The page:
Statistics South Africa (Stats SA) Statistician-General Pali Lehohla says the number of students that have enrolled at institutions of higher learning have been on the increase over a ten year period.
Briefing the media at the Imbizo Centre in Cape Town, on Tuesday, the Statistician-General said the Financial Statistics of Higher Education Institutions 2015 report shows that enrolments at universities have been rising since 2006 until 2015.
“Student enrolment in Higher Education grew by 32.5% from 2006 to 2015. So that’s the enrolment – it grew from 700 000 to almost a million in 2015,” he said.
He said first year students constituted 170 000 of those that were registered to study in 2015. He said before 2015, they were fewer.
Meanwhile, the Statistician-General said grants by national government to Higher Education increased by 144% over a ten year period from 2006 to 2015.
He said grants received by the public Higher Education institutions in 2015 amounted to R26.9 billion, which was R1.5 billion more compared with 2014 (R25.4 billion).
The increase could be attributed to an increase in transfer payments from the Department of Higher Education and Training to the University of Witwatersrand, Sol Plaatjie University and the inclusion of Sefako Makgatho Health Sciences University for the first time in the 2015 financial year, the Statistician-General said.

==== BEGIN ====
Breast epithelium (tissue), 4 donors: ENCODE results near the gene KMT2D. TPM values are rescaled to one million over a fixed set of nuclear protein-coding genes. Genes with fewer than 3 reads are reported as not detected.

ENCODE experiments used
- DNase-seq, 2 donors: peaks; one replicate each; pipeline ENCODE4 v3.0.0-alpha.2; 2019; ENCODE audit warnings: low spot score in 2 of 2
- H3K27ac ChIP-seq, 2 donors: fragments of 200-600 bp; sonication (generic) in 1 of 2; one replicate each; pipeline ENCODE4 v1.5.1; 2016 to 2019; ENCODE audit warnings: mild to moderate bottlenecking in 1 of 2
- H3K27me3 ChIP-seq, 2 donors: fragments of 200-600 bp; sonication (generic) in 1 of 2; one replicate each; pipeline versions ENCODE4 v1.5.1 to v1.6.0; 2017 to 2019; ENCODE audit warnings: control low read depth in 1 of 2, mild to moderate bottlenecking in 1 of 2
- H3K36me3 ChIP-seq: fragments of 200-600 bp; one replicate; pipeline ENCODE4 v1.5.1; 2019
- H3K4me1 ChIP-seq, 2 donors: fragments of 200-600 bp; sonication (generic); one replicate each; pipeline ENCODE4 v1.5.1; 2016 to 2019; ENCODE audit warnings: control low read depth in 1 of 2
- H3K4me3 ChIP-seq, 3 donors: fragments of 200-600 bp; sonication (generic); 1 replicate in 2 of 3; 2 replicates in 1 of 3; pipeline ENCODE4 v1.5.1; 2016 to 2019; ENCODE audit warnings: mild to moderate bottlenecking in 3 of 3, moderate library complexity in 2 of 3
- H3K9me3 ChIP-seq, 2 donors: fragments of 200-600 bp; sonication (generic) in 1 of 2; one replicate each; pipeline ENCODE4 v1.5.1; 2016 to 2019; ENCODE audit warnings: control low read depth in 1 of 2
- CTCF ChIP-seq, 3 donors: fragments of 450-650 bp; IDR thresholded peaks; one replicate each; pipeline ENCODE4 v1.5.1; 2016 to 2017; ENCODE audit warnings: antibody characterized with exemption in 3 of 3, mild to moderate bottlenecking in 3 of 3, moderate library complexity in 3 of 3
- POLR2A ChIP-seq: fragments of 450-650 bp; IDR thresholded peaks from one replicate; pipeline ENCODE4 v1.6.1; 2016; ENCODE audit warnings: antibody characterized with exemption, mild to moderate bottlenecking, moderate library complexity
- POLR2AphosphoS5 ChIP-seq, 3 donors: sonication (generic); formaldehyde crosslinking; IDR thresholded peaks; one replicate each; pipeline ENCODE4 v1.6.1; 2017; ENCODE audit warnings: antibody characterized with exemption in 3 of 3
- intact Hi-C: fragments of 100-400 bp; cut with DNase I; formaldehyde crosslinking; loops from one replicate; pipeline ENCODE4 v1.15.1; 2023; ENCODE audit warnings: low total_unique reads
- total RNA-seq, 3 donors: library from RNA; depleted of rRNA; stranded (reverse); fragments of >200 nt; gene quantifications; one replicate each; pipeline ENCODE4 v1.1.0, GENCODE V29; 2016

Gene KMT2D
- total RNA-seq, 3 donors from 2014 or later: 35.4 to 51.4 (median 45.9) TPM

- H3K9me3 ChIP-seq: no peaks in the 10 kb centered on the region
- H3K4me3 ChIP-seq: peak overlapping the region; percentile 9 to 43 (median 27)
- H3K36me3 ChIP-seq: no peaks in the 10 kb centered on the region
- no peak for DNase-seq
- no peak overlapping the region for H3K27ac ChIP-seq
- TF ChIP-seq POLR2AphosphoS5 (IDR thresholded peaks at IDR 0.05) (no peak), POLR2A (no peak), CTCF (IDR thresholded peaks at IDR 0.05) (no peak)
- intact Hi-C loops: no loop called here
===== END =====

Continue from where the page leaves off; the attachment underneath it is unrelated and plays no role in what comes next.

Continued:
He said salaries of universities comprise about 58% of the total Higher Education expenditure over the ten-year period.
“On average, income from tuition fees increased by 12.7% per annum over the ten year period – well above inflation of 2006 to 2015.
“The annual rise in tuition fees for tertiary education (consumer price index) in 2015 was 9.8%. In 2016, it was 0% and for 2017, it has been set to not more than 8%.”
Income for universities
The Statistician-General said universities had a total income of R63.1 billion from operating activities for the financial year that ended in December 2015.
He said this was R4.9 billion higher than the income that was received in the 2014 financial year.
The increase was mainly due to “other receipts” like tuition fees [R36.2 billion], amongst others, as well as grants [R26.9 billion] received from the Department of Higher Education and Training.
He said cash receipts from “other receipts” went up by R3.4 billion – from R32.8 billion in 2014 to R36.2 billion in 2015.
While the increase in cash receipts from “other receipts” was due to increases in sales of goods and services and tuition fees by the University of South Africa, University of Pretoria and the University of Witwatersrand, he said the increase in grant funding can be attributed to an increase in transfer payments from the department to the University of Witswatersrand, Sol Plaatje University and the inclusion of Sefako Makgatho Health Sciences University for the first time in the 2015 financial year.